ST. LOUIS (June 17, 2018) – In our production of Jerome Robbins’ Broadway, The Muny endeavored to stay true to the original staging of its original Broadway production, a show that was created and intended to celebrate and re-create some of the most iconic dances in musical theatre history. In that pursuit, moments in the production have caused hurt and offense – a disappointing and unintended result for which we have great regret. While audiences evolve, all of us who proudly steward this art to our communities face the same challenge. That at times the events, the stories, the ideas which create the narrative of our productions represent frozen moments in time that are at odds with what we now understand. In retrospect, greater contextual explanation and scrutiny are valuable tools which could have been better employed for our production.
The reality of this particular production is that it also presents a challenge that has never been faced since its original 1989 Broadway staging. Essentially starring every lead character from 11 of Robbins’ greatest choreographic successes, the production is a huge challenge to cast from many perspectives. Gifted with a director who was part of the original production, The Muny’s creative team assembled a diverse, talented cast to bring life to this production. Although the decision to include a non-Asian performer as one of three leads in The King and I scene of Jerome Robbins’ Broadway was a function of casting realities for a show of large scale, in hindsight, that was a bad decision that has caused hurt. Again, the hurt that this has caused was unintended and the conversation it has yielded is incredibly valuable for our institution and for the industry of musical theatre.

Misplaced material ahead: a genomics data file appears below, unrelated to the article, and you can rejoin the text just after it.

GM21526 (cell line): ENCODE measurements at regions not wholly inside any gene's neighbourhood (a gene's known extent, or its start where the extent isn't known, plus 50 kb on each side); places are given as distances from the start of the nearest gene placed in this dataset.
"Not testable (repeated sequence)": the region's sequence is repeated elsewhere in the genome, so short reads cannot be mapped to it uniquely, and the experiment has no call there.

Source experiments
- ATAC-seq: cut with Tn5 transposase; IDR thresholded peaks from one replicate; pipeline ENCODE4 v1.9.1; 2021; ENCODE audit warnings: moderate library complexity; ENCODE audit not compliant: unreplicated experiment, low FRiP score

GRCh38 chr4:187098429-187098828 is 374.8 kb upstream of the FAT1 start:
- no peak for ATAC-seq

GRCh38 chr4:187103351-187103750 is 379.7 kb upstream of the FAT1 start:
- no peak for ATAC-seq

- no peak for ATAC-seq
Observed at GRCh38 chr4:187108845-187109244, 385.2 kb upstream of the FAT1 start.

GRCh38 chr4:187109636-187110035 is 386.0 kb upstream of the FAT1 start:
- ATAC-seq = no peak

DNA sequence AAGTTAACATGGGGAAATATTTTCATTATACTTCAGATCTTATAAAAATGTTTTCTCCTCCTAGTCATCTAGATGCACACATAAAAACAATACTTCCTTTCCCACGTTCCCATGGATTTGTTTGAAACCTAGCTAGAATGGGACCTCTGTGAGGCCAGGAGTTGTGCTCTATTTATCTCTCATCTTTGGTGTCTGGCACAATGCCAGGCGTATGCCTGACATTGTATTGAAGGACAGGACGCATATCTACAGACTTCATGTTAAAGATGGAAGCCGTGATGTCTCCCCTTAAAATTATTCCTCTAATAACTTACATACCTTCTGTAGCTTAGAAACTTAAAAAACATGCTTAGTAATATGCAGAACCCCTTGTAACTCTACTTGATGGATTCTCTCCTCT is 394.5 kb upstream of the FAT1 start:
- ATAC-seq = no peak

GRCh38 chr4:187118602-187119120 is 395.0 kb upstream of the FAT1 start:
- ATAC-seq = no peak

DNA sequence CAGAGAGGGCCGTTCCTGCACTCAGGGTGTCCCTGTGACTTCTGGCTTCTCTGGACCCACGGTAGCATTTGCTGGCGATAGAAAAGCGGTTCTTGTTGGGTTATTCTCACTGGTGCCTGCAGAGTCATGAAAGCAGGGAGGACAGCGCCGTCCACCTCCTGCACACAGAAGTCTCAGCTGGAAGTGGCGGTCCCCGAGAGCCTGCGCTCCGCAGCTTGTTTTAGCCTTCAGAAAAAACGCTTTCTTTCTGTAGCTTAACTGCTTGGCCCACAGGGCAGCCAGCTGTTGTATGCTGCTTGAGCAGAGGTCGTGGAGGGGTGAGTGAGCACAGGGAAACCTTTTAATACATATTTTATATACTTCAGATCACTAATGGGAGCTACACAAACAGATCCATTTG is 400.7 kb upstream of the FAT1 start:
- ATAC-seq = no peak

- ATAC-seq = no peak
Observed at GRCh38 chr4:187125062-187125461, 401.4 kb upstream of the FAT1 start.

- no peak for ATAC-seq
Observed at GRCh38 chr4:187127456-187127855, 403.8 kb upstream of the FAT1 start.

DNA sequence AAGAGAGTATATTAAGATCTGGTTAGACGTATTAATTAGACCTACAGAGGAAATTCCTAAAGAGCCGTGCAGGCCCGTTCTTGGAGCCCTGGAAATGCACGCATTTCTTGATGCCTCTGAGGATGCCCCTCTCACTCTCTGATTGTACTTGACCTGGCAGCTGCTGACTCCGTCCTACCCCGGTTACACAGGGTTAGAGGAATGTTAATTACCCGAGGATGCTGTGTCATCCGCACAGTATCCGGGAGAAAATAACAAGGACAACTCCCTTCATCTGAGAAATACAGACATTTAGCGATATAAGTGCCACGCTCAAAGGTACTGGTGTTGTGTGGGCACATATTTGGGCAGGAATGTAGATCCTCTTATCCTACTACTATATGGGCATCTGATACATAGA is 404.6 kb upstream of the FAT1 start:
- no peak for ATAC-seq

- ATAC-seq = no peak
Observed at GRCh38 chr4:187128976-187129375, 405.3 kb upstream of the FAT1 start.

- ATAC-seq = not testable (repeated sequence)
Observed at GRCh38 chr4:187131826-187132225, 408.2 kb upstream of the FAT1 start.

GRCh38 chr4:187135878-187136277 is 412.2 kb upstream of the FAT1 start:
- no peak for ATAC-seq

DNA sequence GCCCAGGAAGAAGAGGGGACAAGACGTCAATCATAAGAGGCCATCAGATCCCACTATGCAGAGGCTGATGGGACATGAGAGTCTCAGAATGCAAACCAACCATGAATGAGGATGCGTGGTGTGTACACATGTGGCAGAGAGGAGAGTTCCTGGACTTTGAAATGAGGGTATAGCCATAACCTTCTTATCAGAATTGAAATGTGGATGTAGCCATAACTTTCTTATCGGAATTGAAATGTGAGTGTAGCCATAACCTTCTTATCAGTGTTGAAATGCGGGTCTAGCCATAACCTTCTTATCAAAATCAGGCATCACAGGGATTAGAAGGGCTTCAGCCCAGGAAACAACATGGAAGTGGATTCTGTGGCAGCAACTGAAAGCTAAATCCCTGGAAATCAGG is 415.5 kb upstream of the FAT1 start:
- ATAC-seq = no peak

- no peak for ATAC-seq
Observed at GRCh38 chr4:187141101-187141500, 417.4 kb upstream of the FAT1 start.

We do hope that those who have felt harm have also felt heard. We ask that your reaction be measured in that the performers in this show find themselves in an unfortunate and uncomfortable position, but they are not ultimately at fault. As artists and as human beings, they deserve respect and support. We ask that for all our companies, as we close this production and prepare to open The Wiz this week. Tremendous work and passion have gone into each of our productions for this centennial season, and we are proud of and thankful to all the artisans who are a part of that process.
As an institution, we own the responsibility of what happens on our stage for better or for worse. We will continue to welcome the lessons and the feedback that result from moments like this and apply them in a meaningful way as we move forward. Our commitment, belief and dedication to inclusive and diverse casting, as well as honest examination of imagery and ideas in our productions, is real and passionate. Representation matters to The Muny.